Letters of Recommendation

How to request letters of recommendation?

It seems daunting to approach a professor or professional reference and ask them to take the time out of their very busy schedule and write you a stellar letter of recommendation, and rightfully so. As the student, you are the one extending a branch to this professor who may or may not know you very well and asking them to pick specific parts of your personal, professional and educational background to laud and point out so that admissions committees will think you are something special. This process is at the same time easy and difficult.

The Difficult

  1. You have to ask (typically 3) professors to write you a letter and you don’t know which ones to ask
  2. You need to pick professors that not only know your work, but are willing to speak to the future that they see for you in your field/discipline
  3. Professors are busy, hard to get a hold of, potentially grumpy or might say no

The Easy

  1. Rule of thumb: if you have had a professor in a class, you can ask them to write you a reference. If you have not had a professor for a class, give them your writing sample to read and dask them if they would be willing to write you a letter after having acquainted themselves with your work.
  2. Make an excel sheet of the schools you are applying for that you need the professor to write a letter for (not every professor you ask needs to write for every school) telling them why you are interested in that school and why you think you are a good fit for the program. Be specific about experiences you have had or jobs you have worked that make you especially qualified for the position.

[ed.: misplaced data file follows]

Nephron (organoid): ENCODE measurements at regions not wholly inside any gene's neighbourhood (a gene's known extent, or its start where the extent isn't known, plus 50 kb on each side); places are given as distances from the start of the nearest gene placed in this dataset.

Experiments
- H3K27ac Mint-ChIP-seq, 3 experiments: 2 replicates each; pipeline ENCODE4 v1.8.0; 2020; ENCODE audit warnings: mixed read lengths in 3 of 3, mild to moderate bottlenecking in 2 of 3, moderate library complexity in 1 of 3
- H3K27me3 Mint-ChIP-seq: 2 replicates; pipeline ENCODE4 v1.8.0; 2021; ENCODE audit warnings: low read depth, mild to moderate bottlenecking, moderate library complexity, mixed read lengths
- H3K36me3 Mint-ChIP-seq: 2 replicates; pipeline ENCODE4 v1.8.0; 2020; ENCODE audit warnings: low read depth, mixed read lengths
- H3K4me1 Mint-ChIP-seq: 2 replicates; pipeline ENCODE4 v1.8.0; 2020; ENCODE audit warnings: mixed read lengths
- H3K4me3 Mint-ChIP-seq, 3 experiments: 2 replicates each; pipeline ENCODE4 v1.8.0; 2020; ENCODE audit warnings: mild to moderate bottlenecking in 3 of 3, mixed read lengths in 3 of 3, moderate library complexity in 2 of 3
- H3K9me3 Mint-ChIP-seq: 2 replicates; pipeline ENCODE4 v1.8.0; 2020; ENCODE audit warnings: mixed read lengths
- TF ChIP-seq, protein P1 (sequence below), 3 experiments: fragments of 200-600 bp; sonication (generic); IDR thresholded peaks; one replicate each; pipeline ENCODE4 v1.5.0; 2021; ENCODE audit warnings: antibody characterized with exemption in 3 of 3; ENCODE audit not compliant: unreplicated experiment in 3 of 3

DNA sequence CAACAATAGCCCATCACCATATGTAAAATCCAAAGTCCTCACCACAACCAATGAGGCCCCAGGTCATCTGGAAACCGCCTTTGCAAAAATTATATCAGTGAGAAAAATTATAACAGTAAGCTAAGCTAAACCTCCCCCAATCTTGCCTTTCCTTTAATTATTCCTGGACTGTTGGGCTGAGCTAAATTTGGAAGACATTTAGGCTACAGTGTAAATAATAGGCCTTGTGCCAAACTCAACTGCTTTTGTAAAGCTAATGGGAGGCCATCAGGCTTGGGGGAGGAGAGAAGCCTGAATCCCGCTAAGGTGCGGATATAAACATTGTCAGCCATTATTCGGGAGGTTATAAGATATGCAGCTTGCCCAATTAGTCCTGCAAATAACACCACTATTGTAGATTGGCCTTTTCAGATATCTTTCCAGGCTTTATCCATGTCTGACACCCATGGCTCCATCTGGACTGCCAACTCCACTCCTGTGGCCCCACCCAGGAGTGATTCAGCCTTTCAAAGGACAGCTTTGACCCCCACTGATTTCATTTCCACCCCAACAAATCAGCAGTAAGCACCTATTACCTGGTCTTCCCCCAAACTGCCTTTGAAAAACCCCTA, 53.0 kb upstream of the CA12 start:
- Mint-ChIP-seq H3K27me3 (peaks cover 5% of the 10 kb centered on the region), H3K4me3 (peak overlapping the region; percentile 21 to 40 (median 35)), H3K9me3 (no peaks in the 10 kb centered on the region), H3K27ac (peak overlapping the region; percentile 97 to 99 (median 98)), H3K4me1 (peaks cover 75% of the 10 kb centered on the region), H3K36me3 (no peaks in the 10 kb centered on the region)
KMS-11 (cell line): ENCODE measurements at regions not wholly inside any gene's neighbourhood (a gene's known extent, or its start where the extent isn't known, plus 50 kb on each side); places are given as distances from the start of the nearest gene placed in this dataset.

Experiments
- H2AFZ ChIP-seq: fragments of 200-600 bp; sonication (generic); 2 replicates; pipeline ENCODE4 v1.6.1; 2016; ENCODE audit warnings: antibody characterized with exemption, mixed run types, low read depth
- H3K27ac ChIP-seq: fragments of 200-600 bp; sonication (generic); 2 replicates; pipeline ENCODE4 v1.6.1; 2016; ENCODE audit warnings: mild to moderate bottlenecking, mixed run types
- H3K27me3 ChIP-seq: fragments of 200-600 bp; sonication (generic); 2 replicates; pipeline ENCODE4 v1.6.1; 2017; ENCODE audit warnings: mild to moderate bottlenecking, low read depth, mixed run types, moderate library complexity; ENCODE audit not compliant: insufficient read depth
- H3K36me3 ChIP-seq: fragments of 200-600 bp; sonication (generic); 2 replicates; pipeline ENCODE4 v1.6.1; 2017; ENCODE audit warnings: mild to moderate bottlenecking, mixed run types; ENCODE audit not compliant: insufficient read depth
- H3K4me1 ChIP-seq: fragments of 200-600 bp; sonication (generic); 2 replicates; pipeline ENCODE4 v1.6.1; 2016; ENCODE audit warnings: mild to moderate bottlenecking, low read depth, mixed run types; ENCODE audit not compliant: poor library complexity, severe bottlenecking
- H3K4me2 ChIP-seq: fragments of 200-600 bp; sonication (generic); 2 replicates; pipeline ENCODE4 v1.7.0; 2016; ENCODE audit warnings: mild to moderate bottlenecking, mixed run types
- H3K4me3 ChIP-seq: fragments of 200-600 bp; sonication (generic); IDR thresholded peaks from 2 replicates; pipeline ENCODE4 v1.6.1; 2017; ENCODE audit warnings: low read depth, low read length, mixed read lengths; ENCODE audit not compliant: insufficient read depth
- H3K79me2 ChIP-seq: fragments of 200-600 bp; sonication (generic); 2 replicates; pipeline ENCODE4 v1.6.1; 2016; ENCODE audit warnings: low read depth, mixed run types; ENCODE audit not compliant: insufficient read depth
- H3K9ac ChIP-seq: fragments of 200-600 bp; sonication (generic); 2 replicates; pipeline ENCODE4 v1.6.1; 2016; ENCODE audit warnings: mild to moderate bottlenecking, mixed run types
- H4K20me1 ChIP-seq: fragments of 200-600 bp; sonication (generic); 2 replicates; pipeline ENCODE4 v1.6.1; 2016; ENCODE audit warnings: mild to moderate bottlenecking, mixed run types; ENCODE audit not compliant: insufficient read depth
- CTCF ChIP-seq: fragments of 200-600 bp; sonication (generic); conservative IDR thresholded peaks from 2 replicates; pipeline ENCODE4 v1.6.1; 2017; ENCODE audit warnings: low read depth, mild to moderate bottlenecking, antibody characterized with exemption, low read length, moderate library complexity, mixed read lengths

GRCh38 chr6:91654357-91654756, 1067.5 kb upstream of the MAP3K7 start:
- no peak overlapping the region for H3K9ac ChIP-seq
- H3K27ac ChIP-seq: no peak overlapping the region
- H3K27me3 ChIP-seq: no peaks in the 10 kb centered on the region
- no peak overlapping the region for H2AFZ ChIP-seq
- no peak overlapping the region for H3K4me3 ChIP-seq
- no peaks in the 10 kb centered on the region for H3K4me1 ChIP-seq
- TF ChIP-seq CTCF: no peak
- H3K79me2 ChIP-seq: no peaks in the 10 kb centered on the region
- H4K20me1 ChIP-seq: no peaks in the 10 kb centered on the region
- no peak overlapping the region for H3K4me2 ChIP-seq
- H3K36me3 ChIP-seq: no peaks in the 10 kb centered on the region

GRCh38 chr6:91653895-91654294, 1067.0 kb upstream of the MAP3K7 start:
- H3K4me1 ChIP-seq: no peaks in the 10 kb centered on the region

3. Send your professors emails, stop by their office hours, or talk to them at department events. They are not avoiding you on purpose, so be proactive and get the letters that you need to be successful!

Generally if you are applying to a professor’s alma mater, you should ask them to write you a letter as chances are they still are in contact with someone in the department. Also, graduate school has a strange way of solving your problems for you. If you talk often and well about your future plans, someone listening might be able to help you. A professor you never thought to ask might have just returned from a conference at your dream school and would be willing to write you a letter: but you will never know this if you do not talk to them.

In a way, asking for letters of recommendation is the most similar what graduate school is actually like. You have to be able to give someone an elevator pitch of your interests and experiences persuasive enough to convince that professor to take a chance on you and throw their name into association with yours. Whatever you succeed in will reflect back on them so you want to be as assuring as possible. You are the one who is responsible for your own professional development and only you can ensure that you reach the heights that you are destined for. Others may help you along the way, but graduate school is competitive and no one gives favors without being pressured first.

So, be respectful, thankful and obliging. Ask your professors intelligent questions and write on topics that interest them. If they think you will be a benefit to their area of interest, the chances of them writing you a letter increase. Once you get accepted to a program you can change your mind as much as you want about your interests and research future.

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